Small Business Bankruptcy

If your small business is struggling with debt, filing for Chapter 7 bankruptcy might help.

Chapter 7 bankruptcy won’t help every small business owner; find out when it might and might not work for your business, and when other options might make more sense.

Small Business Chapter 7 Bankruptcies Are on the Rise

If you’re considering filing for bankruptcy because your small business is drowning in debt, you’re not alone. The economic downturn that began in 2008 took many small business owners by surprise. For a variety of reasons — from reduced consumer spending to cutthroat competition, cutbacks by business customers, and shrinking (or disappearing) lines of credit — the number of bankruptcies filed by small business owners has skyrocketed.

As a small business owner, you might be considering bankruptcy because:

  • Your business debts have grown so large that you’ll never be able to pay them back
  • You want to get out of an expensive commercial lease, sales contract, or vehicle or equipment lease
  • You want creditors and bill collectors to stop harassing you and your employees
  • Your business lost a lawsuit and was ordered to pay a judgment that is beyond your means
  • You racked up a lot of business debt and need to lighten the load so you can pay expenses
  • You want to stop a vehicle repossession, garnishment, or foreclosure
  • You want to remove a lien from your home or get out of your mortgage without owing a deficiency

Will Chapter 7 Bankruptcy Help?

Chapter 7 personal bankruptcy could be the right solution to many of these problems.

But it won’t be the answer for every small business owner, for two main reasons:

  • Chapter 7 personal bankruptcy covers only debts for which you are personally liable. If your business is a sole proprietorship or general partnership, you are personally liable for all of your business’s debts, and you can get them wiped out in Chapter 7 personal bankruptcy.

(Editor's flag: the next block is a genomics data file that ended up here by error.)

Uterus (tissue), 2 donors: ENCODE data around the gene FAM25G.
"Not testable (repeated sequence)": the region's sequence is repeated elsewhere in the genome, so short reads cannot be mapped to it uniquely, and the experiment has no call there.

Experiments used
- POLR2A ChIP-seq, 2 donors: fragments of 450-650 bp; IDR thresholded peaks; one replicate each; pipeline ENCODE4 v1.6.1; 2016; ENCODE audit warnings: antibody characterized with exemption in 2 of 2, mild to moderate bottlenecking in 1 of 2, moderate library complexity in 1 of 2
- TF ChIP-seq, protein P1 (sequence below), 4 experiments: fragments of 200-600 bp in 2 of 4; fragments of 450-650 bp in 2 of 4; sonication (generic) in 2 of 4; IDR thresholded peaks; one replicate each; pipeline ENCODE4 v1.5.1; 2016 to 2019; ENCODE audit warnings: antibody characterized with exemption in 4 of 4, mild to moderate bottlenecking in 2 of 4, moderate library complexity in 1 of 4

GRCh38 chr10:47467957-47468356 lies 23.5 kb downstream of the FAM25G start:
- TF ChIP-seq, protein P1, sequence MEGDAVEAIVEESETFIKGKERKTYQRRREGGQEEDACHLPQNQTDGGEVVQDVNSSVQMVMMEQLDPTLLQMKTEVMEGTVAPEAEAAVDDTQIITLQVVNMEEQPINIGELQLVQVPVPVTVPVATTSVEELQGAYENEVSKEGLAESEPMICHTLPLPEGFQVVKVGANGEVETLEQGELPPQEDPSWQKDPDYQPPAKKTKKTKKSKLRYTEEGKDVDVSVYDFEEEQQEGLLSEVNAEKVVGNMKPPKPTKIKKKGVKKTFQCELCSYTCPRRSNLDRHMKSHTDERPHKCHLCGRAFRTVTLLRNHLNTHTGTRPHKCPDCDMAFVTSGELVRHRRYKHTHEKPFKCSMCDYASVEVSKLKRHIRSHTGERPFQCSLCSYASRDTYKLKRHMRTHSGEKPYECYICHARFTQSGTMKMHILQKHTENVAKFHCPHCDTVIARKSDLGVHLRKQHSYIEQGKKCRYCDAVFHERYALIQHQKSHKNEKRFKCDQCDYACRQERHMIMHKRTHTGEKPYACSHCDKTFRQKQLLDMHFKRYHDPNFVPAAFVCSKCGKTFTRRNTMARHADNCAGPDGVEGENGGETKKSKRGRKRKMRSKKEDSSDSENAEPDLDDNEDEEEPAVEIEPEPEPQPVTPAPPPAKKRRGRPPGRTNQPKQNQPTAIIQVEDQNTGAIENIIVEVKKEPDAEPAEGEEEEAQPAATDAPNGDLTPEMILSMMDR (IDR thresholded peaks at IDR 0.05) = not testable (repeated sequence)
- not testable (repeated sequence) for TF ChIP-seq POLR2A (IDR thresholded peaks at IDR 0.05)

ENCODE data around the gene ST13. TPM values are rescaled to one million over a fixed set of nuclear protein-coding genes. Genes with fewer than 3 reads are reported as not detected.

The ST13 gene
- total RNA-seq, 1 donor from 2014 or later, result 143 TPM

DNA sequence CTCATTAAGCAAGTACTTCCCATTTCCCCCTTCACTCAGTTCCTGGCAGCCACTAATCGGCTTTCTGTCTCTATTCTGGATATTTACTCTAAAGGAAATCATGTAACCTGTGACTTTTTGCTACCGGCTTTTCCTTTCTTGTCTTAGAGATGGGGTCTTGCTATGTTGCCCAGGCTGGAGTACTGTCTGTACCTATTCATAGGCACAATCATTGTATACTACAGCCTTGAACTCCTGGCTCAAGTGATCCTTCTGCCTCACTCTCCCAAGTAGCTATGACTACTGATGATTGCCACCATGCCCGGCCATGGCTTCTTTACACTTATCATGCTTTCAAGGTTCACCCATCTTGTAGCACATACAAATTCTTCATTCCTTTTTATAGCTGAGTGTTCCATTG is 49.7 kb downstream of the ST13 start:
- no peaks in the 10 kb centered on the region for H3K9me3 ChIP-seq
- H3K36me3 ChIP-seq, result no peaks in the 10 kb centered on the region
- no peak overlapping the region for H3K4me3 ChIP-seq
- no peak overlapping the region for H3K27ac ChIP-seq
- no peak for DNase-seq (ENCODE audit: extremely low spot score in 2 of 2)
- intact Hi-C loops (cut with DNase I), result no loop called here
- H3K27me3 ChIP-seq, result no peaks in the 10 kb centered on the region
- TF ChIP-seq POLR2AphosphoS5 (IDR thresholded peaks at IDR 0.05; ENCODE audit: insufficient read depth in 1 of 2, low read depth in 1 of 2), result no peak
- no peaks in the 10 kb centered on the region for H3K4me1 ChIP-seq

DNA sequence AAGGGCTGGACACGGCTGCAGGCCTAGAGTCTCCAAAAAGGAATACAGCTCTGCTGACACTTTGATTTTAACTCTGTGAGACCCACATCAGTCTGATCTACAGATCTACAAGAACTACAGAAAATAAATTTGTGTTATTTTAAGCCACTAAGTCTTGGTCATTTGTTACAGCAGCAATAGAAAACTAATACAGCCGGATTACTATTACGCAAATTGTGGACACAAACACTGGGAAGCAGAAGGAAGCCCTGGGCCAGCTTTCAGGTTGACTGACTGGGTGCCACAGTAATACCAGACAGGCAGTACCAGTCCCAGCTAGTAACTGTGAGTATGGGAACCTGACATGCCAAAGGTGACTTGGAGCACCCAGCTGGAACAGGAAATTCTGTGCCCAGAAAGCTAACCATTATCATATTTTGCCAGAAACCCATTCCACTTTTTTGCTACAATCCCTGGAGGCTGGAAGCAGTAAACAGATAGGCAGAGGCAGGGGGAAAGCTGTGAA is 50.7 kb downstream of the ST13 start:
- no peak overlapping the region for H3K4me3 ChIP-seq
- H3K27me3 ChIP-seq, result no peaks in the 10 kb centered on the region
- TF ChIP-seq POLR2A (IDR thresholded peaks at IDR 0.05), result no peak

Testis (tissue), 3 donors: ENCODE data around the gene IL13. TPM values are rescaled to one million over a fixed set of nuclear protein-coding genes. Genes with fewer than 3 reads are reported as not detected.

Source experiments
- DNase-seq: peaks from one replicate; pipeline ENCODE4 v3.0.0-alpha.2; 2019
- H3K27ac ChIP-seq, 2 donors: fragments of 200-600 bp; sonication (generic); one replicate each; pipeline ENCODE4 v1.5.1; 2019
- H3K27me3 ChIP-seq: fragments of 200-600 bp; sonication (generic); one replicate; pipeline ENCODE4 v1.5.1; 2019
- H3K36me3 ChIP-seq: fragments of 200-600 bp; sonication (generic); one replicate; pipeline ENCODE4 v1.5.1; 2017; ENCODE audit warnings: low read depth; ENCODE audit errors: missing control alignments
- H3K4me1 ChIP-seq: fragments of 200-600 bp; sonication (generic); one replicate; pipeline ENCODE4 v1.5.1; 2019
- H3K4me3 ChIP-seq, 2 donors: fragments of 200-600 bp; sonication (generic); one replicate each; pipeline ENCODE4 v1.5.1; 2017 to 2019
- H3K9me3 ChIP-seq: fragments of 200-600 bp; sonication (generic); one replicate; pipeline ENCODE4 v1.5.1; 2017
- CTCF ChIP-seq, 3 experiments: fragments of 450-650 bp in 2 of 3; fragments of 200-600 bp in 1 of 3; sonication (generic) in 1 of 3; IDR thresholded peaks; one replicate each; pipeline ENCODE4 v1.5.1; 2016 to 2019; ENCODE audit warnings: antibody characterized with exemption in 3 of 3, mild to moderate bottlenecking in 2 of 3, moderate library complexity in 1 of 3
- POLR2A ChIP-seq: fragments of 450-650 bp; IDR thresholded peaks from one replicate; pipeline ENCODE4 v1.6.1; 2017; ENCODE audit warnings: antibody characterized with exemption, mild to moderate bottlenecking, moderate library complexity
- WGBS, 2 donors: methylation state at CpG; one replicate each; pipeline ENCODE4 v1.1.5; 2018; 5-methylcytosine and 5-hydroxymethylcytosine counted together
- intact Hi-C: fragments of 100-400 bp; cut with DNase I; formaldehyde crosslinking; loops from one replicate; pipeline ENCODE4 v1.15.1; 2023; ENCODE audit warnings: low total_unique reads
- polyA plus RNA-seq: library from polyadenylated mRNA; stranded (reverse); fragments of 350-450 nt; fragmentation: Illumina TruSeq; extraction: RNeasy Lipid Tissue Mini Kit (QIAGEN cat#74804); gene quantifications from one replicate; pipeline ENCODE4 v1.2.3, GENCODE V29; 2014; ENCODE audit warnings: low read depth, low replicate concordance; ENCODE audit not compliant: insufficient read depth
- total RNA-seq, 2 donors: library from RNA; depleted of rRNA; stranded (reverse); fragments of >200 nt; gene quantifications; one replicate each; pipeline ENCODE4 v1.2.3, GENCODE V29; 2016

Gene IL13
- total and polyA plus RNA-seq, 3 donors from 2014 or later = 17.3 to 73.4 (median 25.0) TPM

If your business is a separate legal entity (e.g., a corporation or limited liability company (LLC)) you are personally liable for the business’s debts only if you personally signed for them or guaranteed them. Otherwise, the corporation or LLC is responsible for its own debts and must file its own business bankruptcy case to discharge them.

  • You may have to close your business if you file for Chapter 7 personal bankruptcy. If you’ve already decided that you want out of your business, this won’t be an important consideration.

If not, realize that as part of the bankruptcy process, the bankruptcy court may want to close your business down, at least temporarily. Many business owners, especially those who own service businesses with few assets, may be able to keep their businesses open during Chapter 7. Many business owners close down, use Chapter 7 bankruptcy to get out from under their debts, and then immediately start a similar business.

If your small business finances have reached the point where bankruptcy is a serious consideration, you may feel anxious, isolated, or even like a failure. But you’re not alone: The current recession is taking down thousands of businesses, large and small, including many that were well-established stalwarts of our economy.

Our bankruptcy system recognizes that financial missteps, over-extension, and simple bad luck happens, and it provides relief to those who are willing to let the court help them get out from under.

Filing for bankruptcy can even be an important step toward future business success. Chapter 7 personal bankruptcy gives small business debtors the opportunity to wipe out some or all of their debt while protecting their personal assets as much as possible.

In fact, many bankruptcy filers go on to start another business and become successful the second or third time around.

If you would like more information about Chapter 7 bankruptcy and business debts, contact the Law Office of Howard Tagg at (903) 581-9961 to schedule a free consultation.